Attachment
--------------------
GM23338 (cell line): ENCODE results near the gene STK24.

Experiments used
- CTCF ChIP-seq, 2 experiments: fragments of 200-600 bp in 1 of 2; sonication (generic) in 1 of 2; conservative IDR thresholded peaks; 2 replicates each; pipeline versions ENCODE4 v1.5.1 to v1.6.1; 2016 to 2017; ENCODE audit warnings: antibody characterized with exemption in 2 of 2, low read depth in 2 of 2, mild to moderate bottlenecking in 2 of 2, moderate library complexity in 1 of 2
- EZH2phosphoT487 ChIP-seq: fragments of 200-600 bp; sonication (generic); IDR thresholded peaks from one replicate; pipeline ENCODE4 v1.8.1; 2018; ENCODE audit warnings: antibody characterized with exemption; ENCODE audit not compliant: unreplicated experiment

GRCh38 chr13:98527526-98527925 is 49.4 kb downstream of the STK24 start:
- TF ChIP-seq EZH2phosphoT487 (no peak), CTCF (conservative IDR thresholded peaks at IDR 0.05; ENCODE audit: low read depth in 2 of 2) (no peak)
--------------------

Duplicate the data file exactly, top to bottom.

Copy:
GM23338 (cell line): ENCODE results near the gene STK24.

Experiments used
- CTCF ChIP-seq, 2 experiments: fragments of 200-600 bp in 1 of 2; sonication (generic) in 1 of 2; conservative IDR thresholded peaks; 2 replicates each; pipeline versions ENCODE4 v1.5.1 to v1.6.1; 2016 to 2017; ENCODE audit warnings: antibody characterized with exemption in 2 of 2, low read depth in 2 of 2, mild to moderate bottlenecking in 2 of 2, moderate library complexity in 1 of 2
- EZH2phosphoT487 ChIP-seq: fragments of 200-600 bp; sonication (generic); IDR thresholded peaks from one replicate; pipeline ENCODE4 v1.8.1; 2018; ENCODE audit warnings: antibody characterized with exemption; ENCODE audit not compliant: unreplicated experiment

GRCh38 chr13:98527526-98527925 is 49.4 kb downstream of the STK24 start:
- TF ChIP-seq EZH2phosphoT487 (no peak), CTCF (conservative IDR thresholded peaks at IDR 0.05; ENCODE audit: low read depth in 2 of 2) (no peak)